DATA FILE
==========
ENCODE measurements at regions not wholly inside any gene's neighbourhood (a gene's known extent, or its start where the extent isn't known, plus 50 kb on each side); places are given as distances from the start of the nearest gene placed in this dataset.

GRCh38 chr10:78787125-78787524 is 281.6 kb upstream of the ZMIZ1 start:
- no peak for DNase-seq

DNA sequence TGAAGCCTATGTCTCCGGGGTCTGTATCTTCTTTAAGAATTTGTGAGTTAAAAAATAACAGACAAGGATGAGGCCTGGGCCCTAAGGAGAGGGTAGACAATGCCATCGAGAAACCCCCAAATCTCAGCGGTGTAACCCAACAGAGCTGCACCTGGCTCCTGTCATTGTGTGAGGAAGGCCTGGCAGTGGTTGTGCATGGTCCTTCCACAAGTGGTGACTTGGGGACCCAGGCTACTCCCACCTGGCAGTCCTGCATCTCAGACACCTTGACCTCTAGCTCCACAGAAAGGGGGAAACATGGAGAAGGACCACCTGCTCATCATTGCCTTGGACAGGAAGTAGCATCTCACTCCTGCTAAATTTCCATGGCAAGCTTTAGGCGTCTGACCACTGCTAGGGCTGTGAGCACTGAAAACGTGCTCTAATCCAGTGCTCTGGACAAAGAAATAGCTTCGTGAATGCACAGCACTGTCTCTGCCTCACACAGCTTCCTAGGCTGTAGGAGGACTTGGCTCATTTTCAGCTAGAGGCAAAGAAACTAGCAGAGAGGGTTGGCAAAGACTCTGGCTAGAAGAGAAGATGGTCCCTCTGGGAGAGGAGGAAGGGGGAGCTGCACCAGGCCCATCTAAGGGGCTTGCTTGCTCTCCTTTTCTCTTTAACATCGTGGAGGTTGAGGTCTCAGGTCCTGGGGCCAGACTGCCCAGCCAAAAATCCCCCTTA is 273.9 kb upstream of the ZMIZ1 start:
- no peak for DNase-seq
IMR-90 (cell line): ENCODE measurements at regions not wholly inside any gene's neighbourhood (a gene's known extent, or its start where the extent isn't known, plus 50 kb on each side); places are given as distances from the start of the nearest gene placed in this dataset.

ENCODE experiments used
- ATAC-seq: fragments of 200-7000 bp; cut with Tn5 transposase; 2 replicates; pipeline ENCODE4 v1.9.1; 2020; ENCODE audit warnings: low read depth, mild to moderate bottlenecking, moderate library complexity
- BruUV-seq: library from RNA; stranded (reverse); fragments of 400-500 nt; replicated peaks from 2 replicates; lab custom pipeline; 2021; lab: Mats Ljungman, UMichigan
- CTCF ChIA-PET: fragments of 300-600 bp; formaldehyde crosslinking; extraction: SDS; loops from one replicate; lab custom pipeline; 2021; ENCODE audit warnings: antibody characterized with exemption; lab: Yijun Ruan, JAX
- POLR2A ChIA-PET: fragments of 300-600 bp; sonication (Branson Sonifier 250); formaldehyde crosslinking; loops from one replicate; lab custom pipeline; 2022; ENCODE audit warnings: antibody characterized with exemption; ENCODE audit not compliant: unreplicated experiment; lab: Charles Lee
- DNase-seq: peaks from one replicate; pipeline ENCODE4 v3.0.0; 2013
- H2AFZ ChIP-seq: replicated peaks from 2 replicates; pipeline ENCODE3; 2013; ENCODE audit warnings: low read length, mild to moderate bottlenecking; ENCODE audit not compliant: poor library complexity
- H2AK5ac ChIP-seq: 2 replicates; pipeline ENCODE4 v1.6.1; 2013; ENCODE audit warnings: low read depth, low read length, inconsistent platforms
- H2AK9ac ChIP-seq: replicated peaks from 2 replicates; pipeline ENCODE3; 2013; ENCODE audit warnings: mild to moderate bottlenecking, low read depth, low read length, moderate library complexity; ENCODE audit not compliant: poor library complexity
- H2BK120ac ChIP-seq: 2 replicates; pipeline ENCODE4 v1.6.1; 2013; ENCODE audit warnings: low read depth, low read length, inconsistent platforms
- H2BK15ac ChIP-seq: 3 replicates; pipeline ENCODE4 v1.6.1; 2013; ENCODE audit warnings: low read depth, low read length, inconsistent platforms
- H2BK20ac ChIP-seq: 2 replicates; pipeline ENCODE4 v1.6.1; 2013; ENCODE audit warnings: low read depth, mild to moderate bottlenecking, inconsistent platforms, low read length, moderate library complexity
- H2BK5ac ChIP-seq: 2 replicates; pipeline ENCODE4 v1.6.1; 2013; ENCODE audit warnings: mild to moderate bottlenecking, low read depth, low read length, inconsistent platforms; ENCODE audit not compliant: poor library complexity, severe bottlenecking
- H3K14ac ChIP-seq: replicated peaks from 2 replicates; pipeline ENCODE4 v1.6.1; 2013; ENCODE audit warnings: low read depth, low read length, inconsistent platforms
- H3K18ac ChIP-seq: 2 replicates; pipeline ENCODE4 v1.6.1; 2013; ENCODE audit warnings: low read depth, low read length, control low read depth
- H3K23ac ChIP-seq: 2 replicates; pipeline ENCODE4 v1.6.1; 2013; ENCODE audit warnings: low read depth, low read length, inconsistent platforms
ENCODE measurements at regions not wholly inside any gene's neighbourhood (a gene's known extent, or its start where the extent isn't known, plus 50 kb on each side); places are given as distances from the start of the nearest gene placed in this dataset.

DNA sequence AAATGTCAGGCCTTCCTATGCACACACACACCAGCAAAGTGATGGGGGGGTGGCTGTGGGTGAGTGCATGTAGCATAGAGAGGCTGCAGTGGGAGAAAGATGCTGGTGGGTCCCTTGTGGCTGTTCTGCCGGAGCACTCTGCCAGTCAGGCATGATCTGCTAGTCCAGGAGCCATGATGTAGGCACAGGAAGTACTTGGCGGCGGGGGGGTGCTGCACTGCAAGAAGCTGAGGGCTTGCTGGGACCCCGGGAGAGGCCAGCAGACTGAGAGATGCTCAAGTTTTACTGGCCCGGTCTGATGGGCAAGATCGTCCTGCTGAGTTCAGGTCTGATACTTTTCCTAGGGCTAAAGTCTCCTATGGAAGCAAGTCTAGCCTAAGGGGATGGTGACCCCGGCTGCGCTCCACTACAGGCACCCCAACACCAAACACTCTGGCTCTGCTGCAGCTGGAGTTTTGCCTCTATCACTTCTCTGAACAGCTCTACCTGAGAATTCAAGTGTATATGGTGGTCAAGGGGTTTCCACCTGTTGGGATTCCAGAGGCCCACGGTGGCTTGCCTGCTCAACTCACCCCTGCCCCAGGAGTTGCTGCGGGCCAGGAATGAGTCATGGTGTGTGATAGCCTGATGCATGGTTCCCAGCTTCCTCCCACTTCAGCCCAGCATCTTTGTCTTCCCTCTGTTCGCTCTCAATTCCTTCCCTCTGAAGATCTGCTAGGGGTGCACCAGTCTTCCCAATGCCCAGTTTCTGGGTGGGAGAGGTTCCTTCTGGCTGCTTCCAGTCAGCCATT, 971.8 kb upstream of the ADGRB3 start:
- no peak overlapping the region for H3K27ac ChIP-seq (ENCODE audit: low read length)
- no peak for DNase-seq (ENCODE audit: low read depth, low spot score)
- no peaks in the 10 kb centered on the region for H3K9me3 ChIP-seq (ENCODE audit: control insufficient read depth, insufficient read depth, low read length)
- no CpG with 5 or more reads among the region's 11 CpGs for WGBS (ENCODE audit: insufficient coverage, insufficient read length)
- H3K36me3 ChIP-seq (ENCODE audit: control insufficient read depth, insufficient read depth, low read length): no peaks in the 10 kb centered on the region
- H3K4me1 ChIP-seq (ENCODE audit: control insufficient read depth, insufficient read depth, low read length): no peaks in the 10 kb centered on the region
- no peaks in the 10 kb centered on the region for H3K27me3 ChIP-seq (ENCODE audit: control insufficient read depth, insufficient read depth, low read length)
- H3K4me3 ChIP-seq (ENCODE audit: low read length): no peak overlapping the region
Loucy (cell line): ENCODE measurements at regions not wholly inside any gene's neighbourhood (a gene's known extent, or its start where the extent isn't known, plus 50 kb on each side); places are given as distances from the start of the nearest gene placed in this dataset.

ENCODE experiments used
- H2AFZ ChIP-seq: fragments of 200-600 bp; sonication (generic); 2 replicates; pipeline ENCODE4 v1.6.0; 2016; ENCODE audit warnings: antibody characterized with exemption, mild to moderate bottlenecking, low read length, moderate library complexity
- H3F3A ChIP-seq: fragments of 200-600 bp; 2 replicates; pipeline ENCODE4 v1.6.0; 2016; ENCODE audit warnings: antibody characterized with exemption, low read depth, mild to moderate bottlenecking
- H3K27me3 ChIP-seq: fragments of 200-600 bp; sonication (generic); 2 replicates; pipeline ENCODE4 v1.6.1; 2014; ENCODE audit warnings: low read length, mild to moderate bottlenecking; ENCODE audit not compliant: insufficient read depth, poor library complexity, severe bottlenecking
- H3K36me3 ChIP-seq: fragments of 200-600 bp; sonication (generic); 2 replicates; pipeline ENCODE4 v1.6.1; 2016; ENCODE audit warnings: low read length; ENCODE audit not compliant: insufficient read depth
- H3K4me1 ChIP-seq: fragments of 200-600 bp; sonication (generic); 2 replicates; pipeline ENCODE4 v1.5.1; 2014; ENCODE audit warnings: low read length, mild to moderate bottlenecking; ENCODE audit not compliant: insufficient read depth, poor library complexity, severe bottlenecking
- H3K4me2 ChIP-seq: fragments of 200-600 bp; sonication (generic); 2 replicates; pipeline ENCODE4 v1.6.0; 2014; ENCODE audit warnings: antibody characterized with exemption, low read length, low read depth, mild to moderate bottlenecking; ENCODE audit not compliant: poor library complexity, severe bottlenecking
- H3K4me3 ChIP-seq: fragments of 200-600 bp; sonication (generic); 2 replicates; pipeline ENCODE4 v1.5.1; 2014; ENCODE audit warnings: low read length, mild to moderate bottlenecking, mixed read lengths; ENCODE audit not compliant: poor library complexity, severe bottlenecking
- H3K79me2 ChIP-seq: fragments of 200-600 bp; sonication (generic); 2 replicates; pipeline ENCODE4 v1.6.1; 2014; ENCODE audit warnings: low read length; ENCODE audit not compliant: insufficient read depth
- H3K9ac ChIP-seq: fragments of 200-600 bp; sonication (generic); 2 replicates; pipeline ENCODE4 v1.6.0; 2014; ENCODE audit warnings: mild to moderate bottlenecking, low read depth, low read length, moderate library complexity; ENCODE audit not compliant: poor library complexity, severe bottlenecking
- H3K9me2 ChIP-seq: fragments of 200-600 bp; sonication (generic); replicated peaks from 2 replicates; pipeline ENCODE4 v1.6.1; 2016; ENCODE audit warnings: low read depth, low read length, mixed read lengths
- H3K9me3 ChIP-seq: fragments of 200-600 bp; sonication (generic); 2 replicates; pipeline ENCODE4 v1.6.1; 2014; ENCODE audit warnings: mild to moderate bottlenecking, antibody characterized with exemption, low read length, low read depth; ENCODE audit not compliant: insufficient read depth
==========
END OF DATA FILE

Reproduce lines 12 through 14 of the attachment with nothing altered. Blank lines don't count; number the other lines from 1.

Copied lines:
- DNase-seq: peaks from one replicate; pipeline ENCODE4 v3.0.0; 2013
- H2AFZ ChIP-seq: replicated peaks from 2 replicates; pipeline ENCODE3; 2013; ENCODE audit warnings: low read length, mild to moderate bottlenecking; ENCODE audit not compliant: poor library complexity
- H2AK5ac ChIP-seq: 2 replicates; pipeline ENCODE4 v1.6.1; 2013; ENCODE audit warnings: low read depth, low read length, inconsistent platforms